Questions raised about leaking of spy cables
Al Jazeera’s source of hundreds of classified documents is not yet known.
PRETORIA - While South Africans continue to react with shock and disbelief at each new revelation contained in the spy cables, questions have emerged over the motive for the leak, and who exactly is setting the agenda.
The Al Jazeera network obtained hundreds of classified documents through, what it has called, an electronic leak, but the source is not known.
While the State Security Agency (SSA) has been cast in a poor light, many of the documents refer to the conduct of Iran and Israel in the world of espionage.
The Institute for Security Studies' Anton du Plessis says the leak appears to have been released by someone with a global political agenda which plays into two important scenarios.
"The one is the negotiations around Iran's nuclear programme and the engagement the US has with that. The second one is linked to the Israeli elections and government."
Red 24's Ryan Cummings says it does appear as if the leaks are part of a greater strategy.
Ranging from confidential to top secret, the documents come from the world's top agencies including Israel's Mossad, Britain's MI6, Russia's FSB and from South Africa, which now reportedly faces its largest and possibly most damaging leak.
Spanning a period from 2006 until the end of 2014, the documents include detailed briefings and internal analysis written by operatives of the SSA.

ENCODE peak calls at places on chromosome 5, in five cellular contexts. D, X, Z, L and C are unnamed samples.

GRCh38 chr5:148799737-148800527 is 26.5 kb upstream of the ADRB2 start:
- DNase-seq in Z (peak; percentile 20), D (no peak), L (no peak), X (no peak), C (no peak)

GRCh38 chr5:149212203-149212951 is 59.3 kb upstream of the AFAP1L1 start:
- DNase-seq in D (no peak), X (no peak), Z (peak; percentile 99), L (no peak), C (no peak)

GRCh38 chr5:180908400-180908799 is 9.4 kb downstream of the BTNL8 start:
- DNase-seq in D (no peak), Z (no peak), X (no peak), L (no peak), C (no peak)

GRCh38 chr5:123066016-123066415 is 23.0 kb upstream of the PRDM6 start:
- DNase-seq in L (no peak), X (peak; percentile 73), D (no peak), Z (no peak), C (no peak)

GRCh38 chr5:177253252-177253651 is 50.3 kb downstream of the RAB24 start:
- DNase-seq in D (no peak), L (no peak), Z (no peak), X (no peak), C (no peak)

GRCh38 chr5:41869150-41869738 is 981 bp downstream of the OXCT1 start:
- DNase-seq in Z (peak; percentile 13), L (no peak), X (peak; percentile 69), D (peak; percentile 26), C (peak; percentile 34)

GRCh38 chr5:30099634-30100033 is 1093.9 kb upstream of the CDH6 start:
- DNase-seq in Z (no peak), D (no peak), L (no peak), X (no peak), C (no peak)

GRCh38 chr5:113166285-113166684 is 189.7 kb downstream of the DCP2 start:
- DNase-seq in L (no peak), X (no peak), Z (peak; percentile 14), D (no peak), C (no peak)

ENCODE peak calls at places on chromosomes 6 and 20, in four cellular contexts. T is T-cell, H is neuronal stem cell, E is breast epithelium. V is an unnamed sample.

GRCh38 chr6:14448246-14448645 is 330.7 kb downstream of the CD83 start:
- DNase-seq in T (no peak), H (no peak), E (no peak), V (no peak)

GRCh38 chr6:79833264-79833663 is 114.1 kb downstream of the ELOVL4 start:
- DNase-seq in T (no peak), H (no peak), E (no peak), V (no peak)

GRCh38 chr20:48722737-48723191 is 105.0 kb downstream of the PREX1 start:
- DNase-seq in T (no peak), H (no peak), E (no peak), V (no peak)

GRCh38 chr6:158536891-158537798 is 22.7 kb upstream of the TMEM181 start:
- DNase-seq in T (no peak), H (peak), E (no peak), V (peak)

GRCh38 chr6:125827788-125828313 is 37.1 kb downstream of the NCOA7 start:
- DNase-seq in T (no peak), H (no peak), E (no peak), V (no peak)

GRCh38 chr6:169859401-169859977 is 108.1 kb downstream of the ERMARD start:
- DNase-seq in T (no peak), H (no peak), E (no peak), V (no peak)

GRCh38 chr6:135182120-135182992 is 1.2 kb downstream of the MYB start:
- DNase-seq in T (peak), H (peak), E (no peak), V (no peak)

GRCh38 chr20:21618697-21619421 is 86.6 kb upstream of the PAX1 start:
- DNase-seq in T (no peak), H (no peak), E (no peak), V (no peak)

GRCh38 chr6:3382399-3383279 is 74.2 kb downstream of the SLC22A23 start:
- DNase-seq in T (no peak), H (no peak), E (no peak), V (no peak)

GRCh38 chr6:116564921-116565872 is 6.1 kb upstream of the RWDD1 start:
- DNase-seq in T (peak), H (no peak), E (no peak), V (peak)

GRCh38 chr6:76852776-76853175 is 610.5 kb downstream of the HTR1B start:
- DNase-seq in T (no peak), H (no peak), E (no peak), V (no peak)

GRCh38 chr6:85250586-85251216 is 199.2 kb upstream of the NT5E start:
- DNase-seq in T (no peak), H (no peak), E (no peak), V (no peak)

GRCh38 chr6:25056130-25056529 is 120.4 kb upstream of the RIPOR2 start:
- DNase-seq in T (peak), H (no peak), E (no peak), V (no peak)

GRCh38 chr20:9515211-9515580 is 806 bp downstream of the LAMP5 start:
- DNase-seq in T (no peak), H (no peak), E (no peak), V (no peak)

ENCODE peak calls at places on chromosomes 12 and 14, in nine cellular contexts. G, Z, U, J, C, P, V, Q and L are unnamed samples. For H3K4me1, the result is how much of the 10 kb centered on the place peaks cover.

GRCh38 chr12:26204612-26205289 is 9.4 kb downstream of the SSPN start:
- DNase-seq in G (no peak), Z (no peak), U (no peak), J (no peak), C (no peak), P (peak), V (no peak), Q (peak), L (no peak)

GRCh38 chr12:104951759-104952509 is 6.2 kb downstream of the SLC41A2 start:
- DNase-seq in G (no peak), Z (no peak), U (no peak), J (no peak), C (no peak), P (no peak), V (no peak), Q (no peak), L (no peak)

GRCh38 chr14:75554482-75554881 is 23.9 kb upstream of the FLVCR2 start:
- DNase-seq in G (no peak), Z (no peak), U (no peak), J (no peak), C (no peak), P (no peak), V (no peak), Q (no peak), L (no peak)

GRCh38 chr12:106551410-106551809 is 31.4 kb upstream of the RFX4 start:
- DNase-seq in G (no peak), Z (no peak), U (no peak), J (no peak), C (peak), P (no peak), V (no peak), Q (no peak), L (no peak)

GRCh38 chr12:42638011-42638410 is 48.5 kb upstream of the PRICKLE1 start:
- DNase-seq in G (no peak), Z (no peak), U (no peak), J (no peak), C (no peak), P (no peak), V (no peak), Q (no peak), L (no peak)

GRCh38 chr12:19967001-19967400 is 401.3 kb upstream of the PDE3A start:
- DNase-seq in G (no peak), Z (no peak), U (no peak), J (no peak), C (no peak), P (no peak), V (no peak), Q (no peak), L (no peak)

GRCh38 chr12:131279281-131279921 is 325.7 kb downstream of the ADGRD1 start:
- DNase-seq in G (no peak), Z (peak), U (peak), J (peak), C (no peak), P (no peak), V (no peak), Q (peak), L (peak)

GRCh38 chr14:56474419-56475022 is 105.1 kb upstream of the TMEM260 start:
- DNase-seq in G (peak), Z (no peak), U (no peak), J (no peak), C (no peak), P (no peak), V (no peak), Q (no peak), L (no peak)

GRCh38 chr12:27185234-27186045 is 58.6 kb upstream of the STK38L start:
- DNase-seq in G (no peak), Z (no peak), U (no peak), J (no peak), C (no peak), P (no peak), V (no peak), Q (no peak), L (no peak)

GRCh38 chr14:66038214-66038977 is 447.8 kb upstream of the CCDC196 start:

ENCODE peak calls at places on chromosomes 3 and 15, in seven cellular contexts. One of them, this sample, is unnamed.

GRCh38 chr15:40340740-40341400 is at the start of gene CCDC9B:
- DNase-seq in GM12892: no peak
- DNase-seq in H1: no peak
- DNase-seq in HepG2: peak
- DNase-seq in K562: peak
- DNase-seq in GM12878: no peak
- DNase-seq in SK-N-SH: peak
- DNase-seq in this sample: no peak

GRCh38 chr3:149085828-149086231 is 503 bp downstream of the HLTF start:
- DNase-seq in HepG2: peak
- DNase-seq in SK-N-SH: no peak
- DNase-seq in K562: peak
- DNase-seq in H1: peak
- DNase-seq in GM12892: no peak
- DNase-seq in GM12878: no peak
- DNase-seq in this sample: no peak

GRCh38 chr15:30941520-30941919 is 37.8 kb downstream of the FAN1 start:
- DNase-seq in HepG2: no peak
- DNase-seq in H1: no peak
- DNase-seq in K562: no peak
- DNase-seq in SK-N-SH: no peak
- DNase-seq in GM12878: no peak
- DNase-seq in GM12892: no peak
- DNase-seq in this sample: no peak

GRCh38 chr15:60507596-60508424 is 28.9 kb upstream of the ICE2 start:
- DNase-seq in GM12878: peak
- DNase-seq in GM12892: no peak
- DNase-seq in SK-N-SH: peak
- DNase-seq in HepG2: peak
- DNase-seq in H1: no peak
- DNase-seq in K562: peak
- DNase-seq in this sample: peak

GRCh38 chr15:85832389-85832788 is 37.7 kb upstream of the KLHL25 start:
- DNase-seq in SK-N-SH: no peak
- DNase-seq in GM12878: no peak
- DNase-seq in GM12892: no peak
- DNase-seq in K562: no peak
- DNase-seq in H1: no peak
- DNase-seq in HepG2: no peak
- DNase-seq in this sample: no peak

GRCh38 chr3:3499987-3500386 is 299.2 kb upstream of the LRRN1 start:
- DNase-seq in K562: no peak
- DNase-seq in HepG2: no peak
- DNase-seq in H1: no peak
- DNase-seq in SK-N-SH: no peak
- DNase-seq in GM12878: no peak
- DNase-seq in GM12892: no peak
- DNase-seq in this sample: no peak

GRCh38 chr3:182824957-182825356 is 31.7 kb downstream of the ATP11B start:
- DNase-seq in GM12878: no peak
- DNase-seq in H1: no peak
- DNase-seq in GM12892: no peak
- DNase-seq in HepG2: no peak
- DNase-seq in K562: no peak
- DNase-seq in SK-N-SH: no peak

The files give details of how, as the post-apartheid South Africa grappled with the challenges of forging a new security service, the country became vulnerable to foreign espionage.
But unlike the documents from US operative Edward Snowden focusing on electronic signals intelligence, the 'Spy Cables' deal with human intelligence.
The identities of the operatives have been removed but details on the agency and its operations are expected to be revealed.
Government has launched an investigation into the leaks.
Among the revelations from the cables are details of an alleged plot to assassinate the chairperson of the African Union Commission (AUC), Nkosazana Dlamini Zuma.
It is alleged that a week after Dlamini Zuma assumed her role as chair of the AUC in 2012, intelligence services received information of what is described in secret documents as an imminent threat to her life.
Project Condor culminated in the Russian launch of a satellite last year on behalf of South Africa, which hoped to allow the country to conduct it's own surveillance of Africa.
But as Al Jazeera reported, very little is known about South Africa's own project.
"It's a joint South African and Russian project, code named Condor. While it monitors all of Africa, it's creators are struggling to monitor it. Few in government even know what Project Condor is or what they're paying for."